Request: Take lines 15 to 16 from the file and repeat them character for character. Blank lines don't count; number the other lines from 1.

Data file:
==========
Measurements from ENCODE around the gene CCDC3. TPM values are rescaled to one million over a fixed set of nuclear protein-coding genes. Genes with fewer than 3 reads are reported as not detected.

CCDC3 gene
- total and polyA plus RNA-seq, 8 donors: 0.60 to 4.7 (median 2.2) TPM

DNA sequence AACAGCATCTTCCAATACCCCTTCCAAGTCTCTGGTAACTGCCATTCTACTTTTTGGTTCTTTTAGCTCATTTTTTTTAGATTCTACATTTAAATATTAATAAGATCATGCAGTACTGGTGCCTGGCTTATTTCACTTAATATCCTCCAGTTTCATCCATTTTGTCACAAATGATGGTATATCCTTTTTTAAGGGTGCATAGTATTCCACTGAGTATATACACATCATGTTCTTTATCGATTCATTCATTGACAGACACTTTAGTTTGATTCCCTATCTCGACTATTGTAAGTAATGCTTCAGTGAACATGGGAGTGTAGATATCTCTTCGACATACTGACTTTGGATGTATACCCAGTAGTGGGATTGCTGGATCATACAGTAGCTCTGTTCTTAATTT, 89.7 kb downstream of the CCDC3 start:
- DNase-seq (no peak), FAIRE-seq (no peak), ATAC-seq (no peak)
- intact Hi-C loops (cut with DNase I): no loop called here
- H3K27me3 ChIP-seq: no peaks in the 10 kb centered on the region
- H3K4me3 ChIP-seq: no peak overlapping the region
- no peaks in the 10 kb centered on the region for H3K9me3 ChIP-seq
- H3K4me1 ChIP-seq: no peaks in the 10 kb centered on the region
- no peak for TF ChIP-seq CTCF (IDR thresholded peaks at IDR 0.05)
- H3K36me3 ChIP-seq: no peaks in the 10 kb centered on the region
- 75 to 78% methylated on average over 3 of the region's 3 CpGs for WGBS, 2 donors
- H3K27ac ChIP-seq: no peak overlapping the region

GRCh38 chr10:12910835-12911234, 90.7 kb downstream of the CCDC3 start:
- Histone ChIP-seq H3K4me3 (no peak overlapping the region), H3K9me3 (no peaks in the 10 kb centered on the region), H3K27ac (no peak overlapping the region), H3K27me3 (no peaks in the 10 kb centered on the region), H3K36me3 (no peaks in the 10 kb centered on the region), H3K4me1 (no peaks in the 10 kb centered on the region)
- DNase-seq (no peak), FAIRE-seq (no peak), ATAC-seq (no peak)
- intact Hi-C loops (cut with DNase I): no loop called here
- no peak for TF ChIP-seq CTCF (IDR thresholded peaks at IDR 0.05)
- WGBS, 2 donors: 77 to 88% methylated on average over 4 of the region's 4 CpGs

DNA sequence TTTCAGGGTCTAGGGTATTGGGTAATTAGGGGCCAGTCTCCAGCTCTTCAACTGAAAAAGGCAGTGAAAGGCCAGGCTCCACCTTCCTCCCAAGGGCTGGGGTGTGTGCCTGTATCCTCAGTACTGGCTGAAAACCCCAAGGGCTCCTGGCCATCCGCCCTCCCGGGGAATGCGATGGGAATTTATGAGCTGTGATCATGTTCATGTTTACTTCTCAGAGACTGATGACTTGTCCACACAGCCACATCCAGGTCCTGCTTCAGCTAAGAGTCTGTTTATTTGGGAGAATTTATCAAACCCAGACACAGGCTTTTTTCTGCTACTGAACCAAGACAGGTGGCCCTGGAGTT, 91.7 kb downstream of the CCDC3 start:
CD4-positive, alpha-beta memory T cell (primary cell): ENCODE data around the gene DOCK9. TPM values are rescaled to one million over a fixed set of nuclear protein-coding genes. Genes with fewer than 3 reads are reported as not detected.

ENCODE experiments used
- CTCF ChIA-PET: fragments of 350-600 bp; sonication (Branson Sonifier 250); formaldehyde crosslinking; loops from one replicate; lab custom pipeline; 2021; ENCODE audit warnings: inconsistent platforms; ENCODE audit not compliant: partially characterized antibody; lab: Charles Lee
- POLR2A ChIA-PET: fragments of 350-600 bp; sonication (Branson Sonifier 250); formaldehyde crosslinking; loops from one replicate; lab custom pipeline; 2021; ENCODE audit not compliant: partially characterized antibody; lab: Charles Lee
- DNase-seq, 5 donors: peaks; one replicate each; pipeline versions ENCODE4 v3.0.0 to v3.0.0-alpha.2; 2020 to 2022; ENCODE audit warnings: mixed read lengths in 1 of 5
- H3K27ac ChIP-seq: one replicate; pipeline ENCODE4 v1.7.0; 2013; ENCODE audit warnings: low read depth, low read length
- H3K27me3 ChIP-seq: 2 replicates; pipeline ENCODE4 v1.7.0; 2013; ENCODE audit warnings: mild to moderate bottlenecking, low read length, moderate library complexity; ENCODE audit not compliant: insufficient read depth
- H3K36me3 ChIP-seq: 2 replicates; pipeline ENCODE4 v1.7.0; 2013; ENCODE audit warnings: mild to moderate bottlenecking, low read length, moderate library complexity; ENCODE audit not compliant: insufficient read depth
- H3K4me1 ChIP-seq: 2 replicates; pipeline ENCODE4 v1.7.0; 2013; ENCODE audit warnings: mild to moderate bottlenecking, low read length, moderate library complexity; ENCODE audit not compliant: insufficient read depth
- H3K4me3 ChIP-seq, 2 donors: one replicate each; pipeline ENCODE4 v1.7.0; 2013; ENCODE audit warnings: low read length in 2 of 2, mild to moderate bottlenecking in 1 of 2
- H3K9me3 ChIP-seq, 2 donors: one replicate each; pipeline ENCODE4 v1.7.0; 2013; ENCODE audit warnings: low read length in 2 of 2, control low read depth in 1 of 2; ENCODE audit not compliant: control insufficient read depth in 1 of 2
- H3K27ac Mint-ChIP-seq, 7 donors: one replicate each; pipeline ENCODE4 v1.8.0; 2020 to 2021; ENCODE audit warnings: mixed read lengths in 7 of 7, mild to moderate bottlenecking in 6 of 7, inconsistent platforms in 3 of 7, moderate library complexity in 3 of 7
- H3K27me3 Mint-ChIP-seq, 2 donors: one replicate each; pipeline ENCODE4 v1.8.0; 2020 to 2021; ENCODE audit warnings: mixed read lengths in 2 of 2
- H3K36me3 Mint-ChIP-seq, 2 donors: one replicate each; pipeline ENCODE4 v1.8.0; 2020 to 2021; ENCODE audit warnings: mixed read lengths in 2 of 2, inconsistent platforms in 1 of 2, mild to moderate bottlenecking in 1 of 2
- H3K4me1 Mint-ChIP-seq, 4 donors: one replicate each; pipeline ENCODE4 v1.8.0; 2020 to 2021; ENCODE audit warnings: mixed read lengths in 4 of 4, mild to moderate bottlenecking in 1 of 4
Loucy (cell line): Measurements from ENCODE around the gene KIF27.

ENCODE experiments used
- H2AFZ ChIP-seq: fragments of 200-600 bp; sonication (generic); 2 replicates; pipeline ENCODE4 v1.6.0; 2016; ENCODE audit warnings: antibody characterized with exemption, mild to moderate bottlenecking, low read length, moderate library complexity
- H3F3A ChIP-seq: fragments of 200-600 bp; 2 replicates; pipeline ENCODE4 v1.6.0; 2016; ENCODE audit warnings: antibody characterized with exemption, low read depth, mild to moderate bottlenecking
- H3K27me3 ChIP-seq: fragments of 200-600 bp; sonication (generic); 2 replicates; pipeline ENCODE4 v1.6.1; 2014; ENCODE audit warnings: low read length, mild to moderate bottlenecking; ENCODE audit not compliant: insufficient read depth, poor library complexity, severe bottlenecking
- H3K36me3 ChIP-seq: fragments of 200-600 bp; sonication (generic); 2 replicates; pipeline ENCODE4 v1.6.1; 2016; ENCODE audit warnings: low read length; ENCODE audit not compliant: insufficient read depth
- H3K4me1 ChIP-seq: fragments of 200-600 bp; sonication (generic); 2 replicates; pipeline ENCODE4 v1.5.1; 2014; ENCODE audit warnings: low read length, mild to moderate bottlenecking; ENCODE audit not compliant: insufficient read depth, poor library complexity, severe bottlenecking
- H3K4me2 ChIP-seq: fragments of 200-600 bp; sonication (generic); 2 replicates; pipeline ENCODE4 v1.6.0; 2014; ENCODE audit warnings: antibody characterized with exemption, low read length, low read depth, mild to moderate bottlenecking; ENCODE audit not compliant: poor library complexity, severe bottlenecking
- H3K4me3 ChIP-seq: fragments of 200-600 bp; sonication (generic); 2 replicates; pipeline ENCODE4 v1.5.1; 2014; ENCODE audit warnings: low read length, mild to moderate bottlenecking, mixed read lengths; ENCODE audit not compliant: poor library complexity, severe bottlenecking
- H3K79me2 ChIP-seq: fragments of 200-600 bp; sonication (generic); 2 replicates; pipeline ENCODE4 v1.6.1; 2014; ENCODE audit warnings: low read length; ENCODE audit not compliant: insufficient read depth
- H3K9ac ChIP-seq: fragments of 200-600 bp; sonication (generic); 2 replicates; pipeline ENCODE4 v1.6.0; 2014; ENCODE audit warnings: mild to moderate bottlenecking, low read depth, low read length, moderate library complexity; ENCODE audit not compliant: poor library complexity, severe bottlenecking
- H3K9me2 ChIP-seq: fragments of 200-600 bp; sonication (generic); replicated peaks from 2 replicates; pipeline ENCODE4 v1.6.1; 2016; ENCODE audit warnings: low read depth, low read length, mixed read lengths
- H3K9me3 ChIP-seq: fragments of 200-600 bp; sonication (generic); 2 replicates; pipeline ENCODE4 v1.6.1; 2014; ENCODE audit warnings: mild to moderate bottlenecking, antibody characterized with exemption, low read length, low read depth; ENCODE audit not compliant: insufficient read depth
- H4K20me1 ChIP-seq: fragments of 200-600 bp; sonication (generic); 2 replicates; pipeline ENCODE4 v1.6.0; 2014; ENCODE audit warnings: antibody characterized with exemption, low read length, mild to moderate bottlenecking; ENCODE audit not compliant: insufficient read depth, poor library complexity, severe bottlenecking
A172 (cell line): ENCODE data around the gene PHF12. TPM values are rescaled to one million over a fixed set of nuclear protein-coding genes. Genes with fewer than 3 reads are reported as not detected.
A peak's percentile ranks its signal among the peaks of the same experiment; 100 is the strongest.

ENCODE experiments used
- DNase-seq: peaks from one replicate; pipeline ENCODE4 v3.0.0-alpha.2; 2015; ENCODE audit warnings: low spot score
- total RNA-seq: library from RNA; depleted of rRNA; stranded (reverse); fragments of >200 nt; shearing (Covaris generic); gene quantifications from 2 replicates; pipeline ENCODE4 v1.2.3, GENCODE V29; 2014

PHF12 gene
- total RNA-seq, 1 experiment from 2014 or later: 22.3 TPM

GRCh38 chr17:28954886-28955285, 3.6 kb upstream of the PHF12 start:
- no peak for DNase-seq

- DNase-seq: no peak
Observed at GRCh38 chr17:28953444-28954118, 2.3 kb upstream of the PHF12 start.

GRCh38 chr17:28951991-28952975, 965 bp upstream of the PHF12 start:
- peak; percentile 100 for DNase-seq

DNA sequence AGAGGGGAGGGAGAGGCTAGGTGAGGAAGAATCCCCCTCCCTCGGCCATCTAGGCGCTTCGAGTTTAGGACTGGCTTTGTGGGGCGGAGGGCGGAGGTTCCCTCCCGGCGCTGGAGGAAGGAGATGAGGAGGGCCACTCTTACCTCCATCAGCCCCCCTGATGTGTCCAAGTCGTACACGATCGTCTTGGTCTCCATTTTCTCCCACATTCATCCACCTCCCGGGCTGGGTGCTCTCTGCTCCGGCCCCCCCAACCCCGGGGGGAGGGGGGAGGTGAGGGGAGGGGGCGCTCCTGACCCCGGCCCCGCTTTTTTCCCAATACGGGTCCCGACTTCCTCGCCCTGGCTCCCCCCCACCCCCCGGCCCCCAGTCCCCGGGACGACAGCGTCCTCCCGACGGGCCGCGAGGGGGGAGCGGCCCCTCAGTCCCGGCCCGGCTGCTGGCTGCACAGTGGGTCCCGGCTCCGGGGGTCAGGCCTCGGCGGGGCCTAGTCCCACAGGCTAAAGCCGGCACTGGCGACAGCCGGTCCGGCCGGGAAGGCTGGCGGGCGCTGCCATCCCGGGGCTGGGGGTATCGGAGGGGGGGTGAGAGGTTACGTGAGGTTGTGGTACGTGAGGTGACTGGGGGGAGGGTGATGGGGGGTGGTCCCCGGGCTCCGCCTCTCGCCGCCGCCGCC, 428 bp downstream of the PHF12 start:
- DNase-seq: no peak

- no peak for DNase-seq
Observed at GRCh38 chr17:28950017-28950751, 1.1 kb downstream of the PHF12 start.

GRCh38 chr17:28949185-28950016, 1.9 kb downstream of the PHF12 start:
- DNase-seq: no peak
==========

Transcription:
GRCh38 chr10:12910835-12911234, 90.7 kb downstream of the CCDC3 start:
- Histone ChIP-seq H3K4me3 (no peak overlapping the region), H3K9me3 (no peaks in the 10 kb centered on the region), H3K27ac (no peak overlapping the region), H3K27me3 (no peaks in the 10 kb centered on the region), H3K36me3 (no peaks in the 10 kb centered on the region), H3K4me1 (no peaks in the 10 kb centered on the region)